"Oh you know Dolores. Her place is too tiny to keep a bed for Niki; she can barely roll out a sleeping bag. And she's been seeing that attorney who's helping her track down Niki's father. She's got plans for the weekend, and Tyrone's running an ad in the paper for his car."
If Dolores married the attorney, Niki wouldn't be part of the bargain, and Tyrone always had plenty of time to freshen the flag on the garage door. It wasn't my business, but if I was going to be asked to take Niki for weekends, maybe it was.
"I've never taken care of a child away from work, not since I babysat in high school," I said.
"Oh, you two are best of friends. You'll have nothing but fun."
It was the favorite part of Niki's day with all the children gone. She straightened the Housekeeping Center, placed the plastic dishes back on shelves, collected all the play food. She stopped sorting fruit into the wooden refrigerator and gave me a look across the room.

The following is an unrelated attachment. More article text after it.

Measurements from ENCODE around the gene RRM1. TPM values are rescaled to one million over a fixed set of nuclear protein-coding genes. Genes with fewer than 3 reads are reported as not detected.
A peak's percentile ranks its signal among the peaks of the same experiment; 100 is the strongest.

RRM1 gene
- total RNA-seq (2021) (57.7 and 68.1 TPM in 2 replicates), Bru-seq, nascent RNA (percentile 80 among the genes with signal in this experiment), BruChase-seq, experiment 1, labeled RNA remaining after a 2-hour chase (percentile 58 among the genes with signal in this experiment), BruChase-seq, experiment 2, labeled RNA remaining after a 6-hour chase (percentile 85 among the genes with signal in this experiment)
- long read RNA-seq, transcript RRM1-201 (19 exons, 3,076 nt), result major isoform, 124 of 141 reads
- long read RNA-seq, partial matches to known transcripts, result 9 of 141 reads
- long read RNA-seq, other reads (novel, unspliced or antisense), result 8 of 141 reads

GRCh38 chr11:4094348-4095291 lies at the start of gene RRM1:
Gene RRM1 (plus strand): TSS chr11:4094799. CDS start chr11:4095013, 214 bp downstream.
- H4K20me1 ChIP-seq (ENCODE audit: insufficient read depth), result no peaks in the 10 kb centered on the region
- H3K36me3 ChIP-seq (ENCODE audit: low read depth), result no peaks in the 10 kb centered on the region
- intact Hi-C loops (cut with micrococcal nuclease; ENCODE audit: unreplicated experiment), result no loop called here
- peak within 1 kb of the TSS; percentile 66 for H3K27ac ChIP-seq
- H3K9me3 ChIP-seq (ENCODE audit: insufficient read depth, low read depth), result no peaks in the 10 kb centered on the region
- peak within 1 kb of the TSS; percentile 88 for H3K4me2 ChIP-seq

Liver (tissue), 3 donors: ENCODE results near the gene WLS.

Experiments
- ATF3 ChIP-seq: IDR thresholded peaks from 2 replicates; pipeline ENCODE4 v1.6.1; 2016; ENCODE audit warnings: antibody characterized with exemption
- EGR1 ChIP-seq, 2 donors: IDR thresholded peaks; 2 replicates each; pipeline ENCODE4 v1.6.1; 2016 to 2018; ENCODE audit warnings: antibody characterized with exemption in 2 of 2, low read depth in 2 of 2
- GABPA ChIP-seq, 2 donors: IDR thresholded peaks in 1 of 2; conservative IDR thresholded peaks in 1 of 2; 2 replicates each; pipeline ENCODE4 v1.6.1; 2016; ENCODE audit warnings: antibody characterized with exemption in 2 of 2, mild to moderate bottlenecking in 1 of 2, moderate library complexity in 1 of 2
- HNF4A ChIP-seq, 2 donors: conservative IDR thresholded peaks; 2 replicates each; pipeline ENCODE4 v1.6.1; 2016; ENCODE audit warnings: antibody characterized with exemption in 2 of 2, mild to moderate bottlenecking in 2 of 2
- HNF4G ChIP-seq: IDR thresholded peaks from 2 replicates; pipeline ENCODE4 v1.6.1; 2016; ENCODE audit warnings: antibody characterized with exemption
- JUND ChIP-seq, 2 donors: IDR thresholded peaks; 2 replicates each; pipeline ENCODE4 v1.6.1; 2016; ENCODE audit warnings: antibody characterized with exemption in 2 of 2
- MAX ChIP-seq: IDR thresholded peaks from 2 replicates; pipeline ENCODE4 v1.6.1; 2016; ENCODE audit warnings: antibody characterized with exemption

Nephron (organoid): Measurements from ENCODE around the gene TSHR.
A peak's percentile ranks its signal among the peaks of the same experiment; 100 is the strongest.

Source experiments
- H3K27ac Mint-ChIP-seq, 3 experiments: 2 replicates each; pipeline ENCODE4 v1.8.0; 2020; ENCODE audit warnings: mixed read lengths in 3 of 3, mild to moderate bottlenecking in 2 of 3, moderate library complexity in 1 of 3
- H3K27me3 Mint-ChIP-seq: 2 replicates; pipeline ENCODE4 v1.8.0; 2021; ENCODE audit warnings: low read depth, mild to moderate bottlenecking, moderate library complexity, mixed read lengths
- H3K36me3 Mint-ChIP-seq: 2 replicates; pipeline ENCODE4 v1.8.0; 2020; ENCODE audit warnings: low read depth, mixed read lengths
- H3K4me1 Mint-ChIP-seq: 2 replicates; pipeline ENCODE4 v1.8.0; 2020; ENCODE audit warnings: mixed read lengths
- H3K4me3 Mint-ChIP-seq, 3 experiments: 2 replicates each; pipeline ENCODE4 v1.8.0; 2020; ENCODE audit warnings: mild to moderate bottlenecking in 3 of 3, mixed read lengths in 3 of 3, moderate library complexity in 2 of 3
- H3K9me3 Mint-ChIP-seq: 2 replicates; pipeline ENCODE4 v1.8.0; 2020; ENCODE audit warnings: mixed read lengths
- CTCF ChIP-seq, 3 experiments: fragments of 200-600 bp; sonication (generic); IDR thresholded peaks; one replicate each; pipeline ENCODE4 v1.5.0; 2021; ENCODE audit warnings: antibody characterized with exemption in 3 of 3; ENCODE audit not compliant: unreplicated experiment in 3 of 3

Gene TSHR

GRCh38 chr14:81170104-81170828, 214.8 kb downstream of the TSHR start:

"We'll have a great time, Niki. I promise," I said.
"What would you like to do this weekend?" I peered through the rearview mirror trying to focus my eyes on her face instead on the competing abstract artwork of the garage door. Niki turned her head towards the window and sucked her thumb with her pointer finger crooked across the bridge of her nose. She looked slight, pale, if that was possible, swimming in the dress I'd sewed, even with a white sweater underneath.